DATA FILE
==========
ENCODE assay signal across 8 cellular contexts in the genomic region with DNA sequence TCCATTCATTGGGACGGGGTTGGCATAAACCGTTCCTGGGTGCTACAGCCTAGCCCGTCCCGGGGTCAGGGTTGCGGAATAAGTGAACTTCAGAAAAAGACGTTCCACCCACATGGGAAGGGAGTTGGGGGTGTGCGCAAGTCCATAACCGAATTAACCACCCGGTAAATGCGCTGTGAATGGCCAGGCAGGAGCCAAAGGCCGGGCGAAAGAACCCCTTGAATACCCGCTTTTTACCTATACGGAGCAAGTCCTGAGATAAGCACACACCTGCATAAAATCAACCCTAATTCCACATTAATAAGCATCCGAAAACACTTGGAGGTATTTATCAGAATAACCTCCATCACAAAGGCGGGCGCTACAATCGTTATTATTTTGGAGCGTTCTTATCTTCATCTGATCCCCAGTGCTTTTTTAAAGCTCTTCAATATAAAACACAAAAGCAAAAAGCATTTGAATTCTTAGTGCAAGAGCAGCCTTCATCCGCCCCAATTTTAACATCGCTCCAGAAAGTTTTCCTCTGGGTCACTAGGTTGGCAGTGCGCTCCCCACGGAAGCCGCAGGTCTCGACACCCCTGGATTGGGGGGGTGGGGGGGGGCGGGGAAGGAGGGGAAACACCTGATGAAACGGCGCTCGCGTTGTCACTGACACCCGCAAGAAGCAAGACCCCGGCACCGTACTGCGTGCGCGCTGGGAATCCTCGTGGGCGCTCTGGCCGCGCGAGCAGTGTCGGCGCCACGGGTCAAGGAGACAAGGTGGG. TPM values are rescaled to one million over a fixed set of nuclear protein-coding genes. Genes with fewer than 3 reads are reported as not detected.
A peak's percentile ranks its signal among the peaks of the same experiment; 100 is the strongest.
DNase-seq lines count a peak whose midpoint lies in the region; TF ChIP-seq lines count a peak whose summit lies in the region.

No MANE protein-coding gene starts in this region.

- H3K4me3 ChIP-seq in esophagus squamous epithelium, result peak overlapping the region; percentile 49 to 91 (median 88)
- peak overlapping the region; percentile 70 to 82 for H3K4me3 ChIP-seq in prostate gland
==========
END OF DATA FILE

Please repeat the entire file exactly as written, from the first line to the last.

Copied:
ENCODE assay signal across 8 cellular contexts in the genomic region with DNA sequence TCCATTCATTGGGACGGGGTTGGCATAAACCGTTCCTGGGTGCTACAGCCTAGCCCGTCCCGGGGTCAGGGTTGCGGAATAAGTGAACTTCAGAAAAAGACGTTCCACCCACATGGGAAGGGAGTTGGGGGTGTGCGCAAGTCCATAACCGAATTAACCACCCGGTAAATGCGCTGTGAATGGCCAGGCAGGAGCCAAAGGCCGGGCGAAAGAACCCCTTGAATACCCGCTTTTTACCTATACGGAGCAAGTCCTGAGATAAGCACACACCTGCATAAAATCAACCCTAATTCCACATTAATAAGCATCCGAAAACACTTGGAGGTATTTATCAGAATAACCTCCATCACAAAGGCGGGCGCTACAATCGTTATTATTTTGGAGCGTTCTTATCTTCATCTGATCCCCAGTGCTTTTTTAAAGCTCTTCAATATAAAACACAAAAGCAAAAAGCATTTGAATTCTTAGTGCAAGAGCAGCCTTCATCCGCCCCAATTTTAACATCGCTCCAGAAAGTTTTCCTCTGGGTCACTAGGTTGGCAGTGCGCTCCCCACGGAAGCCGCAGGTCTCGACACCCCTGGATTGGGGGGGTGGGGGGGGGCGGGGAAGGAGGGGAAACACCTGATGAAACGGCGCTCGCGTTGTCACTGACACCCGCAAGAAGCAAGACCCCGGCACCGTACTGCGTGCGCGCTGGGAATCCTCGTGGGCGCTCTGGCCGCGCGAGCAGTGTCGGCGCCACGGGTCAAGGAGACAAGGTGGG. TPM values are rescaled to one million over a fixed set of nuclear protein-coding genes. Genes with fewer than 3 reads are reported as not detected.
A peak's percentile ranks its signal among the peaks of the same experiment; 100 is the strongest.
DNase-seq lines count a peak whose midpoint lies in the region; TF ChIP-seq lines count a peak whose summit lies in the region.

No MANE protein-coding gene starts in this region.

- H3K4me3 ChIP-seq in esophagus squamous epithelium, result peak overlapping the region; percentile 49 to 91 (median 88)
- peak overlapping the region; percentile 70 to 82 for H3K4me3 ChIP-seq in prostate gland